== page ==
Grace to you!
From time to time, the Lord gives simple signs or miracles to reassure us of His presence. He knows how to interject spiritual consolations at the right time. He doesn’t let us down.
As God's children, we notice that a challenging moment of spiritual dryness occurs in our everyday life. These sorts of moments, what some spiritual writers call desolation, are often followed by spiritual consolation.
A recent life story is an example. A devout Catholic who had been having some difficulties selling two of her family properties had one of those moments of consolation. The properties were costing them over fifty thousand dollars every year to maintain. They were draining everything they had. But God intervened. It came from responses to her prayer petitions, and for her, it was miraculous.
She had asked a priest to remember her intentions in prayers. The priest promised to do so. In faith, the priest suggested to the woman: "Let's see what happens within the next two weeks."
The priest felt a deep burden to lift the woman's intention to the Lord. He offered Masses and the Rosary for it.
On the 13th day of the prayer, the excited woman called the priest to share her testimony. She sold the two properties the same day (the 13th day) to the kind of buyers she had wished would buy them. For her, it was simply a miracle, since, for two years, she had explored all her connections and promotional skills to sell the properties, but no one showed any interest. Consolation!
In the Spiritual Exercises of Saint Ignatius of Loyola, we read how consolation and desolation (anguish) experiences are part of the spiritual life. For those who want only the consolation part, I’m sorry. You will be disappointed.
Observe the pattern in the relationship of our Lord Jesus Christ with his disciples. From consolation messages, the Lord goes back to the cross; and from the cross, he moves to consolation. It is like a circle maturing in the believer's final victory, which happens when we sleep in the Lord.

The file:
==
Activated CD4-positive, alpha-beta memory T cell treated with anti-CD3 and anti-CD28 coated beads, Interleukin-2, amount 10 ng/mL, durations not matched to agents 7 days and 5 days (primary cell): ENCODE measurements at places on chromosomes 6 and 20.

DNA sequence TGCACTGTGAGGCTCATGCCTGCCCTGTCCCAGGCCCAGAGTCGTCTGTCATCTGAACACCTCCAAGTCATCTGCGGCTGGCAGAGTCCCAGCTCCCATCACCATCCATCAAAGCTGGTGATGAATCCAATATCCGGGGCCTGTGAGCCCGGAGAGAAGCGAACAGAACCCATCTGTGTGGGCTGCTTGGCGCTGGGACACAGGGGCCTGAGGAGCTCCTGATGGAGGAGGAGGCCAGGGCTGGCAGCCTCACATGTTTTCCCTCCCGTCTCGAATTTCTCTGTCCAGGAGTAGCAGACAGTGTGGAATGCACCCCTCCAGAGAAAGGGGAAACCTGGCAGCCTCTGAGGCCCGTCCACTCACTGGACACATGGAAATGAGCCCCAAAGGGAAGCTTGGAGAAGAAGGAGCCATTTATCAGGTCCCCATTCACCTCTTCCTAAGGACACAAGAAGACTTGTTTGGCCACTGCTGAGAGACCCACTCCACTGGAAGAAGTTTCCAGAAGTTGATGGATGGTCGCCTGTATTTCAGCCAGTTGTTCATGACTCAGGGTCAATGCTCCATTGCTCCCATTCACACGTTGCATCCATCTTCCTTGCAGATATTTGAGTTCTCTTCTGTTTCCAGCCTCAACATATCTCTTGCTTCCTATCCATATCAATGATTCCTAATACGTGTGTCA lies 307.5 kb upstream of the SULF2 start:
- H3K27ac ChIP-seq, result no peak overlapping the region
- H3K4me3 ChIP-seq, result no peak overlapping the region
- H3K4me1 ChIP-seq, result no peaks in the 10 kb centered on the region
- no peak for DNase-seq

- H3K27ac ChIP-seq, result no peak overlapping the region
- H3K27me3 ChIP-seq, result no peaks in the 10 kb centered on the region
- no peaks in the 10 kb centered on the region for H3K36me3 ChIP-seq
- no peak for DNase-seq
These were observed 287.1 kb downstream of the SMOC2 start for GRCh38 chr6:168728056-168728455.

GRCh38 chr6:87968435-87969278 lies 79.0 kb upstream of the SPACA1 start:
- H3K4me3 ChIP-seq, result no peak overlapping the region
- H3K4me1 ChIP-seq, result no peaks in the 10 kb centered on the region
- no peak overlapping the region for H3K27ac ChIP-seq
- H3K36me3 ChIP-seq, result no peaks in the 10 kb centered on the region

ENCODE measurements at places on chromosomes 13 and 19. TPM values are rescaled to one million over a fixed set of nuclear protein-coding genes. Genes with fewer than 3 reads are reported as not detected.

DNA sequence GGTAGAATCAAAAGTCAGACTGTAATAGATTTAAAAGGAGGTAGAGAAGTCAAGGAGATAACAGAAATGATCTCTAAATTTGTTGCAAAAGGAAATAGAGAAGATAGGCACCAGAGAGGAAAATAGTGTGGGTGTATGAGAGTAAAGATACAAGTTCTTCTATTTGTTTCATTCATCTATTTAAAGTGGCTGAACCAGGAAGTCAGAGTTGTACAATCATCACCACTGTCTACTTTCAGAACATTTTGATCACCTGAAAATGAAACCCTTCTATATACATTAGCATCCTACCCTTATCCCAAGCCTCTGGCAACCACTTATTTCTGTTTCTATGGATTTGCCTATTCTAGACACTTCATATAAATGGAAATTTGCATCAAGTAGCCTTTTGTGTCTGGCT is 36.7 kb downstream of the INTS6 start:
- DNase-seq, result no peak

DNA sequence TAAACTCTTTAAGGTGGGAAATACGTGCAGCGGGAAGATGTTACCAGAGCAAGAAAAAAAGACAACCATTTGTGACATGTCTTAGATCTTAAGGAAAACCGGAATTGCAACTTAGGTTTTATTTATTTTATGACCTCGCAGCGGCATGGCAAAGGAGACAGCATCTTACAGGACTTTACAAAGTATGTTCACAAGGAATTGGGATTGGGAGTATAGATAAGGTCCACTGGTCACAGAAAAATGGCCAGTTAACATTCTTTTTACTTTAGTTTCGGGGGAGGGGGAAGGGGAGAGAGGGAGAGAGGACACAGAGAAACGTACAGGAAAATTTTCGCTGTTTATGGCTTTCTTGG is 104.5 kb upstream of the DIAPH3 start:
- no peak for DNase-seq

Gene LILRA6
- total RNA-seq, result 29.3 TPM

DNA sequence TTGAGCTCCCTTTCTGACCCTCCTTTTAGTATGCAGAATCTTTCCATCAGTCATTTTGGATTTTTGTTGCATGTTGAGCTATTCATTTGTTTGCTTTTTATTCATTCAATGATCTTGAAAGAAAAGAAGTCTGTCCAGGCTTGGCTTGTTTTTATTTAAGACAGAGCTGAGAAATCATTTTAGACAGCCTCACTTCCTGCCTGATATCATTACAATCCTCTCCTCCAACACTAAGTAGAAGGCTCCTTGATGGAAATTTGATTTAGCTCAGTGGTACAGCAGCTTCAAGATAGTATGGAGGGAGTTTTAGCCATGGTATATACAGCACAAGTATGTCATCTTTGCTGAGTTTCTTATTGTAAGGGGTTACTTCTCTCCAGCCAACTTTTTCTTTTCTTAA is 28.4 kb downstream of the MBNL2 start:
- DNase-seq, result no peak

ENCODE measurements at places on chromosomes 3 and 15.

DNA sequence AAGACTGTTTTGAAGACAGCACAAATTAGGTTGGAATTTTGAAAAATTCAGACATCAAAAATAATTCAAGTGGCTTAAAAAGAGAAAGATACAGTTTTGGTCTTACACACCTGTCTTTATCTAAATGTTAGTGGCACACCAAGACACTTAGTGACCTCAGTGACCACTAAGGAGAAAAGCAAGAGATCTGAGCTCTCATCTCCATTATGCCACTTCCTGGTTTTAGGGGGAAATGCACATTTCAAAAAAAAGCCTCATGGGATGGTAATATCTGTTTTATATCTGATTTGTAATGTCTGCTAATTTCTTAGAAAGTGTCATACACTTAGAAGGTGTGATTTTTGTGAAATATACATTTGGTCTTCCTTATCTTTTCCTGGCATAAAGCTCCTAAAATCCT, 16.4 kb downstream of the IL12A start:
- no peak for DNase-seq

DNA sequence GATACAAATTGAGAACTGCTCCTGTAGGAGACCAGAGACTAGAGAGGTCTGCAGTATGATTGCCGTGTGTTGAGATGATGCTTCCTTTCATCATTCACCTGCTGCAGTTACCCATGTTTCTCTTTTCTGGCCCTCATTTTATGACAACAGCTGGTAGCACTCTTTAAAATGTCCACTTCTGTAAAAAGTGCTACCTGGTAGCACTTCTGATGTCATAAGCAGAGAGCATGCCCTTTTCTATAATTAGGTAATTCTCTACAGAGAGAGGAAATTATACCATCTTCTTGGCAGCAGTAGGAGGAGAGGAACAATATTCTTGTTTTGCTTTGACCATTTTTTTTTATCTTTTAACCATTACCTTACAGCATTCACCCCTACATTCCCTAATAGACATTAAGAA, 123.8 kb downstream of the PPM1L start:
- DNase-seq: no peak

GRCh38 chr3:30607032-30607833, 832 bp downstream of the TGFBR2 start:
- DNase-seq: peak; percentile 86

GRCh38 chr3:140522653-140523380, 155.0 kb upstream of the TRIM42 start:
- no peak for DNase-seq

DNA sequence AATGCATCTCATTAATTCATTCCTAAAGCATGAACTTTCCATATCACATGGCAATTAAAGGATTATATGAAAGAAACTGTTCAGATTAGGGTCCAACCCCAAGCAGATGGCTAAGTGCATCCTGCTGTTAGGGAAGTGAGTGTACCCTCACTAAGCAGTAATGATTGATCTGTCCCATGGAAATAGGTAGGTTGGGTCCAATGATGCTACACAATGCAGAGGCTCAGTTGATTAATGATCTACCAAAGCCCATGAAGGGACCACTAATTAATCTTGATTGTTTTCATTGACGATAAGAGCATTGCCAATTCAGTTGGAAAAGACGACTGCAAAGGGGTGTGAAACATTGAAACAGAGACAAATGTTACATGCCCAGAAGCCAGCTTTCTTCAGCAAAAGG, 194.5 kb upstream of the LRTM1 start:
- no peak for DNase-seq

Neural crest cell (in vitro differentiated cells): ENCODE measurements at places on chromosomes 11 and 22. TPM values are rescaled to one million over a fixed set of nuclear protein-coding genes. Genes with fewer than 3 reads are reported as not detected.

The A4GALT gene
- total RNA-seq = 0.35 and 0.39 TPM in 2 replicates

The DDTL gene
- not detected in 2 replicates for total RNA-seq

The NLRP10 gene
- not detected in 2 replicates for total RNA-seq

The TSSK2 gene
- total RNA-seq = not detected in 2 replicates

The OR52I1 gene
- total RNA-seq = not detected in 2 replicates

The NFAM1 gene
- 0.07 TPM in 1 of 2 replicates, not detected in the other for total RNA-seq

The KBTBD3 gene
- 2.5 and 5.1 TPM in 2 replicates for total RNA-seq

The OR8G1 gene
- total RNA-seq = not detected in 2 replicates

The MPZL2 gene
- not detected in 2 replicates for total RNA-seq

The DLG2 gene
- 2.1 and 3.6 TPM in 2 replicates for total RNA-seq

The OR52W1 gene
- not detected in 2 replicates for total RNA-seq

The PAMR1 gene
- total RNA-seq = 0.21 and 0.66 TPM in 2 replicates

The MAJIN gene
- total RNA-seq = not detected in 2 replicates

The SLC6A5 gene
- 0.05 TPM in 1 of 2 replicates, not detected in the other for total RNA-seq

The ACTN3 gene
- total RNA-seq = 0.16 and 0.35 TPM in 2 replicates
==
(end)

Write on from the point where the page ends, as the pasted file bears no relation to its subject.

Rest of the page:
A couple of Scriptural examples will do for today's reflection. First is the account of the Lord's Transfiguration in Matthew 17:1-5, which was preceded by the discussion about the crucifixion of the Christ, plus the cross that will mark the life of the disciples (Mt 16:21-28).
Second is the miracle that happened when the Lord told Peter to go to the sea, cast a hook, take the first fish he catches, open its mouth. There will be a shekel, enough to pay for his tax and Peter's (see Mt 17: 24-27). Of course, everything happened as the Lord had told Peter. This subtle miracle was preceded by a saddening message from the lips of the Lord regarding his crucifixion. Scripture tells us the disciples' mood after listening to that message: "They were greatly distressed" (Mt 17:23).
Perhaps, this reminds us that, “When the night is darkest, the dawn is near,” just like when the day is brightest, the dusk is near.
I advise people: spiritual consolation has a price—the cross. The cross has a reward—glory.
Hence, God isn't going to let you suffer what is beyond your ability. Remember, when it seems too painful to bear, your consolation is near.
Tuck this word in your heart: “My [God’s] grace is sufficient for you.” (2 Cor 12:9)
We pray for more graces when in challenging moments. Amen.
God love you. God bless you.
Fr. Maurice Emelu
[Monday 19th Week. Readings: Dt 10:12-22; Mt 17:22-27]
Author and Goal
Father Maurice Emelu PhD., provides a daily blog of reflections based on the Scriptural readings of the day from the Catholic liturgical calendar. The goal is to teach, inspire, encourage, and foster healing through the grace of God's word. They are written in a language that is appropriate for a general audience. You will find these reflections helpful for your spiritual growth, inspiration, and developing your thoughts. They may also be useful for ministers in preparing their sermons for liturgical celebrations.